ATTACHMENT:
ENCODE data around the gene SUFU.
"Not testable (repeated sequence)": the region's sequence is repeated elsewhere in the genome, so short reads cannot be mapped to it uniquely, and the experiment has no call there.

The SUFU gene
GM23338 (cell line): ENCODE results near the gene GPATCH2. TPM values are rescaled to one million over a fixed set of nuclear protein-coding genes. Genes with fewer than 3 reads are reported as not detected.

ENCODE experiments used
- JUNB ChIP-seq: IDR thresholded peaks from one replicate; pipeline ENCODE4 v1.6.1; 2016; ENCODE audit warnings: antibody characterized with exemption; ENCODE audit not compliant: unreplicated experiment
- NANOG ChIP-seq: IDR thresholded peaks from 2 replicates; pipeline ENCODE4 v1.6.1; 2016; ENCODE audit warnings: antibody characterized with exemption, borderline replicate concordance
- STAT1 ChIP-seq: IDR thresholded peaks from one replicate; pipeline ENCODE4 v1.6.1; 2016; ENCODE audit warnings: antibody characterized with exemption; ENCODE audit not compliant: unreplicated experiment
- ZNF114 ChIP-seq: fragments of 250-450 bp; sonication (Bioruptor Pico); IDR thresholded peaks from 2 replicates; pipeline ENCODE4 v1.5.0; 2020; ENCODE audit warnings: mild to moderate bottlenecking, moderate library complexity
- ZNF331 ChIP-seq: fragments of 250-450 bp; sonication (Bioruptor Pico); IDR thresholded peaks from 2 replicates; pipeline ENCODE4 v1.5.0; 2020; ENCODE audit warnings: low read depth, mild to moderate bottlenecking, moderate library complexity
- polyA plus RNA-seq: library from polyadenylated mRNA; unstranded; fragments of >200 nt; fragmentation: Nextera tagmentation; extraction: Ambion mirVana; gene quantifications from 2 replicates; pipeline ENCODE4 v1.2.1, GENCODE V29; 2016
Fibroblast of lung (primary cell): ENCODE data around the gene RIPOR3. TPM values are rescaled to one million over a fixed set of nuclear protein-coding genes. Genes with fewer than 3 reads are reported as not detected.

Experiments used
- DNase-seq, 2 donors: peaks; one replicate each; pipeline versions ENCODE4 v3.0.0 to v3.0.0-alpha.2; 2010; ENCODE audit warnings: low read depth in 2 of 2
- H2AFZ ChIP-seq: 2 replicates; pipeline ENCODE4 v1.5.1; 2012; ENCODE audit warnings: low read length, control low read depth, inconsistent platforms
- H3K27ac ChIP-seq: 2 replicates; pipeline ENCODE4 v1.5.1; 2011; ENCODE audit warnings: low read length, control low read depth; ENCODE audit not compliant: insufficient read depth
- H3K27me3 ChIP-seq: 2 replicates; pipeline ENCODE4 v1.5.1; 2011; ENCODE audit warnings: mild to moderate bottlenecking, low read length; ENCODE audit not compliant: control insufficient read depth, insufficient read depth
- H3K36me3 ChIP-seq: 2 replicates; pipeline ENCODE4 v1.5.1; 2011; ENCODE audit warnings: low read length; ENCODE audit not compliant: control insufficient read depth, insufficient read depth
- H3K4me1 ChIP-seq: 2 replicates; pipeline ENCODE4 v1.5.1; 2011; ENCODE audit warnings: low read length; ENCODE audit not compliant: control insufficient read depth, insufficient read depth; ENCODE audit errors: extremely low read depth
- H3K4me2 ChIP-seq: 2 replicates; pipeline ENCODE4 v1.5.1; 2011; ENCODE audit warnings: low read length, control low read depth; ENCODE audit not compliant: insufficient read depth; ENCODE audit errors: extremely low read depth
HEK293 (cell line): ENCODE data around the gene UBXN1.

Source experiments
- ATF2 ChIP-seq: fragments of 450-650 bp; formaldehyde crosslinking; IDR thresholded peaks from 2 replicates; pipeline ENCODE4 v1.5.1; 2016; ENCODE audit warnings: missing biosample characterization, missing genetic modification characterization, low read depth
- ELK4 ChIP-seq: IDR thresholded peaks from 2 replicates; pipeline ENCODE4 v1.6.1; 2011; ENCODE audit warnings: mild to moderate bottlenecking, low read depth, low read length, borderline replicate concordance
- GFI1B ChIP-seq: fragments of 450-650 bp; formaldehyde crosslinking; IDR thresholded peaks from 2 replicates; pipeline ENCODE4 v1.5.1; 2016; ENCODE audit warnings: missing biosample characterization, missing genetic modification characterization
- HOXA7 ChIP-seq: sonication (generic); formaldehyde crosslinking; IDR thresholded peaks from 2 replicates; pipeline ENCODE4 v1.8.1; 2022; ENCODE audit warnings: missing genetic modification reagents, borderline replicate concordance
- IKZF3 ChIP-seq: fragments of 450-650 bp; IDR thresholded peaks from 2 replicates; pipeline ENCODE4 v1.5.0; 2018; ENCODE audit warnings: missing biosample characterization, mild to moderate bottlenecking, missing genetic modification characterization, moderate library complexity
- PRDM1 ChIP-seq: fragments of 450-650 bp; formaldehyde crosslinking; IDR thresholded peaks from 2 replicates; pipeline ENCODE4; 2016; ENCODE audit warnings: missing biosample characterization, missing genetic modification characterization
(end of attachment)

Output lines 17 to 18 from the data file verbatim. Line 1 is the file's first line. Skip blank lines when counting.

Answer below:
- H3K27me3 ChIP-seq: 2 replicates; pipeline ENCODE4 v1.5.1; 2011; ENCODE audit warnings: mild to moderate bottlenecking, low read length; ENCODE audit not compliant: control insufficient read depth, insufficient read depth
- H3K36me3 ChIP-seq: 2 replicates; pipeline ENCODE4 v1.5.1; 2011; ENCODE audit warnings: low read length; ENCODE audit not compliant: control insufficient read depth, insufficient read depth